4 Mar

Getting It All Wrong: Bioculture Critiques Cultural Critique

Category: Sound Thinking
By: Amy L. Graeser
Published: 03/04/07

A recent article in the American Scholar suggests that academics in the humanities should be challenged by the work of their colleagues in the sciences who have shown that reality is not socially constructed. In Getting It All Wrong: Bioculture Critiques Cultural Critique, author Brian Boyd states that the work of scientists reveals a givenness to reality; he addresses how knowledge of that givenness is manifested and the foundations upon which it is based. The findings of science, he explains, demonstrate that components of reality can be known with surety but also that such knowledge is complex and incomplete. These findings challenge both the postmodern notion that there is no givenness to reality (nor—even if there were—could people know it with any degree of confidence) and the modern notion that knowledge of reality is potentially complete. These findings also challenge the assertions of academics in the humanities, particularly those who study literary criticism and who claim that knowledge of reality is difficult if not impossible to attain, and always contingent on time and place. Boyd compares and contrasts the way the disciplines understand knowledge. He also attends to the different opinions literary studies and the biological sciences have about whether or not reality can be known.

Boyd states that scholars of literary studies critique works of literature in order to understand the culture that produced the work, not in order to examine the work's artfulness, nor to gain knowledge and wisdom about the world and the human condition. Such wisdom and knowledge—because it would apply in all times and places and because such all-encompassing truths do not exist in this worldview—cannot be known in general, and particularly cannot be known in literature. Boyd describes how the biological sciences' understanding of knowledge and truth differs from this view. The biological sciences, he states, have proven how difficult it is to discover knowledge of reality's givenness; when scientists test a seemingly straightforward hypothesis, they often find that it contains a more complex description of reality than they had first imagined it would. But through such testing the sciences have shown that knowledge is possible and that there are solid foundations upon which to base it. Scientific work indicates that some particularities can only be rightly understood in light of some generalities. It has suggested that situatedness (the idea that all statements of truth are only true for their particular time and place) can include the unique situation of being human (i.e. that some statements of truth apply to many times and places because human nature's essence is fixed). Boyd writes that these demonstrations call into question the anti-foundationalism and situatedness advocated in many literary studies departments.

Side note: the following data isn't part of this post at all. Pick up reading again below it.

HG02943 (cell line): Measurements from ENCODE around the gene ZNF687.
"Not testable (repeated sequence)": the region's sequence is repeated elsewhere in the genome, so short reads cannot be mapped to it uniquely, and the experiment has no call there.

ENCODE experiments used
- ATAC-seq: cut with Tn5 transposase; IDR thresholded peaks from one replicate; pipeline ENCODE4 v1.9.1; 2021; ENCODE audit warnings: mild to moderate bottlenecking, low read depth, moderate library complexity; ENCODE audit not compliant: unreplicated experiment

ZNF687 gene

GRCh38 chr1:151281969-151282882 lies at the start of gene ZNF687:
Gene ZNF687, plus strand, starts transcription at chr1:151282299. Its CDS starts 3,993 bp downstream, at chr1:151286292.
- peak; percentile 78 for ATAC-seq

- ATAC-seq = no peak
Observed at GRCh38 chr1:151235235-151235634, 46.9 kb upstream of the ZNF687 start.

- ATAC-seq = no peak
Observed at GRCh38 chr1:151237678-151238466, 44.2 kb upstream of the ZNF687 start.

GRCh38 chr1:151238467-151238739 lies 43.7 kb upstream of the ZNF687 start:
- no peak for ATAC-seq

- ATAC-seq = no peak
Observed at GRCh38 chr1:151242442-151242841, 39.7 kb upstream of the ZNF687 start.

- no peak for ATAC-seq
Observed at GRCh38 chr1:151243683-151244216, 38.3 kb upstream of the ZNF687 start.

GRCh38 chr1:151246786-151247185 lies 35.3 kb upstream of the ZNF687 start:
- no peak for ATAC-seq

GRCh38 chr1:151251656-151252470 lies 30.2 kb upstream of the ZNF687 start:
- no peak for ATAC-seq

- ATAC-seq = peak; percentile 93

Boyd's observations parallel those made by professor James K. A. Smith on volume 82 of the MARS HILL AUDIO Journal. In the Journal interview, Smith discusses how postmodern thought accounts for knowledge of reality. Postmodern thinkers do not use dogmatic, objective statements to describe reality. Instead they tell stories about their experience in and of the world. Smith points out that while the stories vary, the fact that they are about the same sorts of things indicates that there is a givenness to reality and that people can know it with some amount of confidence.

The conclusions of both commentators indicate that the Church is on firm ground when it insists on the possibility of knowing truly. They also provide tools for the Church as it seeks to preach and to embody truth in an increasingly hostile culture. [Posted March 2007, ALG]